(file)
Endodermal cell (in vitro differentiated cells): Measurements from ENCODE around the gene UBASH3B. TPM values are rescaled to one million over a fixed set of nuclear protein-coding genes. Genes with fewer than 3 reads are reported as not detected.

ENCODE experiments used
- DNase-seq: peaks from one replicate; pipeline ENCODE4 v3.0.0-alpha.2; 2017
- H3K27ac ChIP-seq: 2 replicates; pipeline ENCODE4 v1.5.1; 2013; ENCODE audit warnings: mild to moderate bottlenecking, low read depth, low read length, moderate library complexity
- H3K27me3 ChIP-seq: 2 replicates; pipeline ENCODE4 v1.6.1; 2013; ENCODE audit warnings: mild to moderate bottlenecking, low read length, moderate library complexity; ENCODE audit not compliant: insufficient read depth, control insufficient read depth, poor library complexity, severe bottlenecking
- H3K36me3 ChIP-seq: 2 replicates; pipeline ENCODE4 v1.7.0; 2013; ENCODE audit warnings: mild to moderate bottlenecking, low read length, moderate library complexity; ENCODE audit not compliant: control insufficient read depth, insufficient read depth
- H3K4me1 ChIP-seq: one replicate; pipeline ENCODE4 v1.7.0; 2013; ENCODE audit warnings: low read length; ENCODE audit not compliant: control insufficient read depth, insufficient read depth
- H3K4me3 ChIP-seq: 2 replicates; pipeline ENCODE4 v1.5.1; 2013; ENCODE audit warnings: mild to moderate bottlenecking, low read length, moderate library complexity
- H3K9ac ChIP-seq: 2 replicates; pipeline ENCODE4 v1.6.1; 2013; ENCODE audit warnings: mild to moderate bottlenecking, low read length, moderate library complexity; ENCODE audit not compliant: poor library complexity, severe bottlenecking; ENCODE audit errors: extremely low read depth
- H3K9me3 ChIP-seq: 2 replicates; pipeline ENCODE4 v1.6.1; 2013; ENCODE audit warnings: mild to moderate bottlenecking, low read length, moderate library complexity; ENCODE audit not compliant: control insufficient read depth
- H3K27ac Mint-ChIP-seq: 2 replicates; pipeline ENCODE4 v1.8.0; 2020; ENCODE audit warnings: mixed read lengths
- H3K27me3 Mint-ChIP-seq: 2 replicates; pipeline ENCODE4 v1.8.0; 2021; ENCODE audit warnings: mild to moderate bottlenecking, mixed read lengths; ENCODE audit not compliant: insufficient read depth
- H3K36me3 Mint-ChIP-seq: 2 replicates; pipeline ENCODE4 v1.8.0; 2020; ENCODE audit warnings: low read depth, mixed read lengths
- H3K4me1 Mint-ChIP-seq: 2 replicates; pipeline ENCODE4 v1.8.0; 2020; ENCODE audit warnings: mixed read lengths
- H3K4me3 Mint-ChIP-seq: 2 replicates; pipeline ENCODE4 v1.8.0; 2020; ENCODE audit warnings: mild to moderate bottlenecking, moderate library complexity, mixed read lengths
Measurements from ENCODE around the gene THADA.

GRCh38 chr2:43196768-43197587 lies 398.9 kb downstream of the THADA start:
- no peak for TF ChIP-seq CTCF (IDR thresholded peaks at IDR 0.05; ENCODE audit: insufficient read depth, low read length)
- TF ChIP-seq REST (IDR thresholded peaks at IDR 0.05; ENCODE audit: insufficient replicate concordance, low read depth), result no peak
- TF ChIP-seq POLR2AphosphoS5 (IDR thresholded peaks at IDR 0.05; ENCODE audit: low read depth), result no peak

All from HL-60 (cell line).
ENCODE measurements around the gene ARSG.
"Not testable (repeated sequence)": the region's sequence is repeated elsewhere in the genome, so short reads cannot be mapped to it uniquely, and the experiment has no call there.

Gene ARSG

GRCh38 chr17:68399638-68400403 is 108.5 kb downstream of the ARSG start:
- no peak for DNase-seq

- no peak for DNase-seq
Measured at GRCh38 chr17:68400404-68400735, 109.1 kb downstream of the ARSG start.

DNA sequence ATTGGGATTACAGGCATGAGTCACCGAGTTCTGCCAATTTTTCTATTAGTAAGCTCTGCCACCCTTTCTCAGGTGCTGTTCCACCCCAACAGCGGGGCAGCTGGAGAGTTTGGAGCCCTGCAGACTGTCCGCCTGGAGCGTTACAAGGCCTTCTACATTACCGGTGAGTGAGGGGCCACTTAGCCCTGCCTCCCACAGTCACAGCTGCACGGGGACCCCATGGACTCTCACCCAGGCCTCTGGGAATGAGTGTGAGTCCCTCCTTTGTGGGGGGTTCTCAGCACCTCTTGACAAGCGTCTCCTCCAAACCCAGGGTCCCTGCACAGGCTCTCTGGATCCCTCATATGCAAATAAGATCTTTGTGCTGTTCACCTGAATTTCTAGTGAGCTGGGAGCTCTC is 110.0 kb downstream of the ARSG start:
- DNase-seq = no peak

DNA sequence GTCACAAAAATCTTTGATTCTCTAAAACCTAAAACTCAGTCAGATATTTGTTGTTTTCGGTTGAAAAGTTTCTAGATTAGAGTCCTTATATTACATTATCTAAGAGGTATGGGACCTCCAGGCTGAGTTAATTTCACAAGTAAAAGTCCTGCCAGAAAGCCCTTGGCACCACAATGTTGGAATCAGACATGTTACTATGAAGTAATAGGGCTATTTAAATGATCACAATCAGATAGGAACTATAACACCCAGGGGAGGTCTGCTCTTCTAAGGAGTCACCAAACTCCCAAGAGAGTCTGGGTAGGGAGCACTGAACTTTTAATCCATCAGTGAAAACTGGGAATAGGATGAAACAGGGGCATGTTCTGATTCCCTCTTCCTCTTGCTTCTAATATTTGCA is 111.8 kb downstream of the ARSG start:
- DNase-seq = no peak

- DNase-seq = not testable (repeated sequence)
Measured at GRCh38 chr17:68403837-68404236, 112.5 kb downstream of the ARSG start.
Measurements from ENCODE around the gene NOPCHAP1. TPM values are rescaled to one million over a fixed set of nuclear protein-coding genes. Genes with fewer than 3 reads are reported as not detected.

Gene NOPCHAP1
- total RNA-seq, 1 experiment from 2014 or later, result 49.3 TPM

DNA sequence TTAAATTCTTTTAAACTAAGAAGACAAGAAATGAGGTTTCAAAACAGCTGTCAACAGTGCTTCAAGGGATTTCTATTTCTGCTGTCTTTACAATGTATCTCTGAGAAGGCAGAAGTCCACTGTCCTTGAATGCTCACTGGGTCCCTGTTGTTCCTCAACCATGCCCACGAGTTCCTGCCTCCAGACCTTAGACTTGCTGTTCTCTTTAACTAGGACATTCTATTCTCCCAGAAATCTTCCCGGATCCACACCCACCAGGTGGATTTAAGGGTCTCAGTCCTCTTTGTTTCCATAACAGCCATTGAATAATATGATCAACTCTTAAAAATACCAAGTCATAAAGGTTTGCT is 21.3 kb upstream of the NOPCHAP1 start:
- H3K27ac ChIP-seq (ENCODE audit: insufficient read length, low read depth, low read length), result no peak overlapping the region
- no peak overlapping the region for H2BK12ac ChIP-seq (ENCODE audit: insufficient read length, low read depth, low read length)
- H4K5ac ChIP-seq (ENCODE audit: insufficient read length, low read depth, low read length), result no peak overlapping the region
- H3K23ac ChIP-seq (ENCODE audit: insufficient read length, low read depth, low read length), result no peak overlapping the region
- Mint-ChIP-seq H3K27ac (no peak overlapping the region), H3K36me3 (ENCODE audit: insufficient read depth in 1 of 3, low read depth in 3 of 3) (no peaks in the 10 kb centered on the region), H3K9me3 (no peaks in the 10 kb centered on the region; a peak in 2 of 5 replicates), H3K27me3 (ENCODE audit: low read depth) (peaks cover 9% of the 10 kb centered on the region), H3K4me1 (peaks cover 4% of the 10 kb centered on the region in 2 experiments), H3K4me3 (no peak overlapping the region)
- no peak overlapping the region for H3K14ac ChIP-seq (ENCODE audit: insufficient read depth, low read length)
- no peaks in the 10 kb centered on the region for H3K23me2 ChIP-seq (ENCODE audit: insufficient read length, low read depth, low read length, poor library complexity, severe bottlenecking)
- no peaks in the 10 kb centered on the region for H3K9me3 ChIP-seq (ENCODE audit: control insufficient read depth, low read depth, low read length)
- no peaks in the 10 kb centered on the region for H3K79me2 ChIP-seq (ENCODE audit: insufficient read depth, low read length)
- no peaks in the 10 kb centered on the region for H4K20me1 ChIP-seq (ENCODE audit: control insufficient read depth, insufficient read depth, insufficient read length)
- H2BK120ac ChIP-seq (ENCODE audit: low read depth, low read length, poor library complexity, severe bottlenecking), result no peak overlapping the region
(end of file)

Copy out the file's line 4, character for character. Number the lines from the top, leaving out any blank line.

- H3K27ac ChIP-seq: 2 replicates; pipeline ENCODE4 v1.5.1; 2013; ENCODE audit warnings: mild to moderate bottlenecking, low read depth, low read length, moderate library complexity